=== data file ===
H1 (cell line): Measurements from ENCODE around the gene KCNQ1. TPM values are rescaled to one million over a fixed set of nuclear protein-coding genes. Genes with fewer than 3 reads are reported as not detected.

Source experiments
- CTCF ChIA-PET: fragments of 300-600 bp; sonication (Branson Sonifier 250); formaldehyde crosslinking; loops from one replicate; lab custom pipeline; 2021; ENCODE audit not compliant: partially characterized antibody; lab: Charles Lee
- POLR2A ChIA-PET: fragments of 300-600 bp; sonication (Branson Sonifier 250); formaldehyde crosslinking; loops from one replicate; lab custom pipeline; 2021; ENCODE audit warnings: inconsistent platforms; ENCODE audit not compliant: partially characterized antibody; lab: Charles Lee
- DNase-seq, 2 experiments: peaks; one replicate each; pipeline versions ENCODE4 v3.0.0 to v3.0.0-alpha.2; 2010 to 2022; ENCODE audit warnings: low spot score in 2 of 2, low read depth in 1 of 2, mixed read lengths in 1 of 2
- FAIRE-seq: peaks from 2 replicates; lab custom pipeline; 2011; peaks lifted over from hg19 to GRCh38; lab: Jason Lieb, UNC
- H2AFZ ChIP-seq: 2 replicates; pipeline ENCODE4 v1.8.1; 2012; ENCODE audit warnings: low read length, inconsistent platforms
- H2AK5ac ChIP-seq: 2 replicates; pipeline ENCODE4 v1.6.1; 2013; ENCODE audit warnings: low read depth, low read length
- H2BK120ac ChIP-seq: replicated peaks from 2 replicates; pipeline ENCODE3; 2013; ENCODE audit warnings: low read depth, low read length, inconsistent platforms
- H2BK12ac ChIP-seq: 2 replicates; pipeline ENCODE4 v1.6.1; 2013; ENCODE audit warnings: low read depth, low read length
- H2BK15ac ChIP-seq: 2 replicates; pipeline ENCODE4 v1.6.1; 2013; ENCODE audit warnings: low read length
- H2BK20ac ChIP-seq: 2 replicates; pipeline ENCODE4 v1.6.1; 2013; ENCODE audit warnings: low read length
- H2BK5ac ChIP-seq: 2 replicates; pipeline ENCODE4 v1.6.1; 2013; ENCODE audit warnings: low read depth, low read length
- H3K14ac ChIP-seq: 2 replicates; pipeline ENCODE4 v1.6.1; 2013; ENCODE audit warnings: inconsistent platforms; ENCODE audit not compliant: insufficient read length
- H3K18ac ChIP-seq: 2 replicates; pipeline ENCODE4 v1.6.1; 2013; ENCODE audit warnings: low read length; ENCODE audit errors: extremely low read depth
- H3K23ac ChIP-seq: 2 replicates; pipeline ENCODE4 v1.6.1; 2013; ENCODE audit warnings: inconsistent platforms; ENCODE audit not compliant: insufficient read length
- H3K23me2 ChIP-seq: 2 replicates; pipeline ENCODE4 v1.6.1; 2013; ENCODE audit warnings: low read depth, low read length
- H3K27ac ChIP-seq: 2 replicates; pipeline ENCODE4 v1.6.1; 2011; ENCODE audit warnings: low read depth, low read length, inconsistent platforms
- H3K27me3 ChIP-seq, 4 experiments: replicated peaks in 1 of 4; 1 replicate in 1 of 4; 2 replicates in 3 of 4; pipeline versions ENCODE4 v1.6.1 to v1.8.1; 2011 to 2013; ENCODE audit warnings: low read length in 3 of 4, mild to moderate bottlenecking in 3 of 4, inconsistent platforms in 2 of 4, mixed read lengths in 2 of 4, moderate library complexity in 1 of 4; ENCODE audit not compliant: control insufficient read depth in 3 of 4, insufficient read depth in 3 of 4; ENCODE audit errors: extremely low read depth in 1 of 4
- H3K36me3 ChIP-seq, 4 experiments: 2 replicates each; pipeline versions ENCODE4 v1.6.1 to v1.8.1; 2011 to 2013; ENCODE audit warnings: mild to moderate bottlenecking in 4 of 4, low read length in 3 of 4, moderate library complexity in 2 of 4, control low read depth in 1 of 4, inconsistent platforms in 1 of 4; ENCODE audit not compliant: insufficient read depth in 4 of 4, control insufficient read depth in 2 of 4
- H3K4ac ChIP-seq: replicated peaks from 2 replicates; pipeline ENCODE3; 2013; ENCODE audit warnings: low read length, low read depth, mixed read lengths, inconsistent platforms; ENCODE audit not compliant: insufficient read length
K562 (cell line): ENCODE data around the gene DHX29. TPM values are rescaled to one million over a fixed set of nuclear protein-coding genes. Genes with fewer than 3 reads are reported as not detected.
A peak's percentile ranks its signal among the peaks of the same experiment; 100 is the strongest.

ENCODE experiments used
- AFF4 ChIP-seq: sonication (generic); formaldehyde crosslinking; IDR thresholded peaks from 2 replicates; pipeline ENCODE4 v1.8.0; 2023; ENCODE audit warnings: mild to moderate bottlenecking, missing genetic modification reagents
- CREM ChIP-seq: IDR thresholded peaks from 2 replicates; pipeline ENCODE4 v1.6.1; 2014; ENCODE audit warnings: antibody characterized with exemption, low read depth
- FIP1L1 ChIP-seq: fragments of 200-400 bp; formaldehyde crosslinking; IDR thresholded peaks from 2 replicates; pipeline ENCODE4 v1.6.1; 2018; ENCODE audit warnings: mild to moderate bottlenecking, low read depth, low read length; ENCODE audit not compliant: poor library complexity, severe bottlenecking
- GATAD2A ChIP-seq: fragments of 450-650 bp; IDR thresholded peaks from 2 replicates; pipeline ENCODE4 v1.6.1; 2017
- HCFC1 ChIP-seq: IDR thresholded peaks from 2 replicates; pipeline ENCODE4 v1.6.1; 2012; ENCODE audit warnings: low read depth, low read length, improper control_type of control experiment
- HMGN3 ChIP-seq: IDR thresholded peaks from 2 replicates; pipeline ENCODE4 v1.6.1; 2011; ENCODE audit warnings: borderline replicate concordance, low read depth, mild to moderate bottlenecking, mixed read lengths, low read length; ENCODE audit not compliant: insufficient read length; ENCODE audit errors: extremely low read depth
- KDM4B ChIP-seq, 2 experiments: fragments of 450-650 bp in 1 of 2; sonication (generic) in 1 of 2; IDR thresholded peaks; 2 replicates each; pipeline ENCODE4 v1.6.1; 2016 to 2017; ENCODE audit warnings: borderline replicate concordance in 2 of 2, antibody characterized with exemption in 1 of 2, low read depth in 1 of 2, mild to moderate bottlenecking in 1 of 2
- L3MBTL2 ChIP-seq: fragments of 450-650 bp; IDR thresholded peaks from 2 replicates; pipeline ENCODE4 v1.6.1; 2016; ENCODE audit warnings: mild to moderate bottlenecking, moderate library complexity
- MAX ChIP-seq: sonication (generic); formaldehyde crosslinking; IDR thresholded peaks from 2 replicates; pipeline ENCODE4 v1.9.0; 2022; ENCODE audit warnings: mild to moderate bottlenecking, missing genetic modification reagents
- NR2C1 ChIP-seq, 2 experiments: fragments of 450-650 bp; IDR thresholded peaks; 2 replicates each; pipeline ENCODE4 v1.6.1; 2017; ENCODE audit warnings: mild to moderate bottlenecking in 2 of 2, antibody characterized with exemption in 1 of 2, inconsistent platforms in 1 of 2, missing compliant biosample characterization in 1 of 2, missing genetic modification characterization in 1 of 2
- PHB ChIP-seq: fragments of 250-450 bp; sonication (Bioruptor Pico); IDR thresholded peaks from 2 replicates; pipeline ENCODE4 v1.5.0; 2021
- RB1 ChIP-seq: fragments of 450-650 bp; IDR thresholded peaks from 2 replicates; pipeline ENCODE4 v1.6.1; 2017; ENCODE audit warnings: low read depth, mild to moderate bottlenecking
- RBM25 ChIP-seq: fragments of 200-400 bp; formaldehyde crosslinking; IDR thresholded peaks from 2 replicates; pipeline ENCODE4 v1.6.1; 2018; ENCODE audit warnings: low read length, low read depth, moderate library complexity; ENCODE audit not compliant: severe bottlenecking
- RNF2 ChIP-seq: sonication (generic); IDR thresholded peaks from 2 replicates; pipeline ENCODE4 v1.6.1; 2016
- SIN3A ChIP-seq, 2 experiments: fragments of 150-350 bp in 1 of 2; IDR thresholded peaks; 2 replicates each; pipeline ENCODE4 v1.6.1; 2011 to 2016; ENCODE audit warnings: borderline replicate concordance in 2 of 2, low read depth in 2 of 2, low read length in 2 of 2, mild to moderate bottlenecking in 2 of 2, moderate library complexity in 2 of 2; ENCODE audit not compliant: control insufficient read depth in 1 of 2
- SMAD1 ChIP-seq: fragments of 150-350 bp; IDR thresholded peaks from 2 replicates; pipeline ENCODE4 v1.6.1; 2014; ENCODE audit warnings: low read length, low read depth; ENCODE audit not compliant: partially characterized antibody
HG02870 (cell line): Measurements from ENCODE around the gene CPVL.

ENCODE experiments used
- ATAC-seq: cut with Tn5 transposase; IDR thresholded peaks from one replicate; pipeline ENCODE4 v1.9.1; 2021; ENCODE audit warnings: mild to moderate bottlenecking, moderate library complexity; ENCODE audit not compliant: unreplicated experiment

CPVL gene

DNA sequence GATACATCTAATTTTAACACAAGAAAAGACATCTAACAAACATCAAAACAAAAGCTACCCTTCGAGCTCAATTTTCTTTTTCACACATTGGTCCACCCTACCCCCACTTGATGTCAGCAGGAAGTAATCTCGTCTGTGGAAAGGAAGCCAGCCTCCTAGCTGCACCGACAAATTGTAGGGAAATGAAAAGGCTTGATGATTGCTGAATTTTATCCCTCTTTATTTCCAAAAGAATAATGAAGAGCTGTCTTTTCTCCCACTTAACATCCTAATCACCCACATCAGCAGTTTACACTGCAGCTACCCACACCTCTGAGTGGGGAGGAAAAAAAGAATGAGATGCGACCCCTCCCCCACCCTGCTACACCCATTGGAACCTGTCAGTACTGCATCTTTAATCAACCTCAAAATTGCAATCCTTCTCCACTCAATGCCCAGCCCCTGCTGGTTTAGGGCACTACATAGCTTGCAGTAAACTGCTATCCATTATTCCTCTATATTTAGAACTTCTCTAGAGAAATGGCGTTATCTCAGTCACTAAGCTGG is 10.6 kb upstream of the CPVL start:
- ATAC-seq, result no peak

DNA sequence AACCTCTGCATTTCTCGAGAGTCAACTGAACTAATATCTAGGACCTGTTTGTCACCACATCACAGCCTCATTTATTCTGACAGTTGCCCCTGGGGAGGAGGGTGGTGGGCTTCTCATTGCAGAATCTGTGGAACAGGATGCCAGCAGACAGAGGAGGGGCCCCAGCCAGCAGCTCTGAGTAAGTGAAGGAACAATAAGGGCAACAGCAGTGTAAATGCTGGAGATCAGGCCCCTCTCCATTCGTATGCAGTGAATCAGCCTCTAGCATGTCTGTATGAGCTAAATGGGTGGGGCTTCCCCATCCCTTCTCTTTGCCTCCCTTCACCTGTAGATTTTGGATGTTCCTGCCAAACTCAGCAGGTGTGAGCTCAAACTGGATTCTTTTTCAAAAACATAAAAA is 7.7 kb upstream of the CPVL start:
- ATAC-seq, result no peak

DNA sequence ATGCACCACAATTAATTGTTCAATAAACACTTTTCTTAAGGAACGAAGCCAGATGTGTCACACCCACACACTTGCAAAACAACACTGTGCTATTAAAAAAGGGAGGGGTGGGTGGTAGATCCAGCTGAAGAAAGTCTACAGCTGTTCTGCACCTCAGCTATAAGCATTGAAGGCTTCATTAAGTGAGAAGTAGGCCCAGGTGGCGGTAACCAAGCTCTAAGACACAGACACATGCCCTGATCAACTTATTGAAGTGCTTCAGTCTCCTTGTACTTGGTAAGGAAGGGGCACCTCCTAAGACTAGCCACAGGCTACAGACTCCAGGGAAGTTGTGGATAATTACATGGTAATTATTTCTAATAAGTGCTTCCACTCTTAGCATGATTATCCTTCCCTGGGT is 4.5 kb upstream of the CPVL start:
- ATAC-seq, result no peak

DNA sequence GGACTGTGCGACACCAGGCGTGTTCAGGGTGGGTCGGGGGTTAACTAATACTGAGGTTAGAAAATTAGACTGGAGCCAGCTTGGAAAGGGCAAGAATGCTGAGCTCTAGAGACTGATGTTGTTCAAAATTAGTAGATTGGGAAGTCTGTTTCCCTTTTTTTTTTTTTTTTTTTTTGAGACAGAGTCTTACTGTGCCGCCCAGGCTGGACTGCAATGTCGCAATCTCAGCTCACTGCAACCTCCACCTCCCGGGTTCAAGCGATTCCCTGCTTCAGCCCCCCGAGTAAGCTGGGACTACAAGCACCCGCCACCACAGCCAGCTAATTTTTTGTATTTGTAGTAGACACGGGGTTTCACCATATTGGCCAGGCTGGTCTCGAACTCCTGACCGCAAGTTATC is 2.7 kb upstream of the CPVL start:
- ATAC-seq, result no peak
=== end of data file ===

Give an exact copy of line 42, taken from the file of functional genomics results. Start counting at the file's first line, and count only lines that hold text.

ENCODE experiments used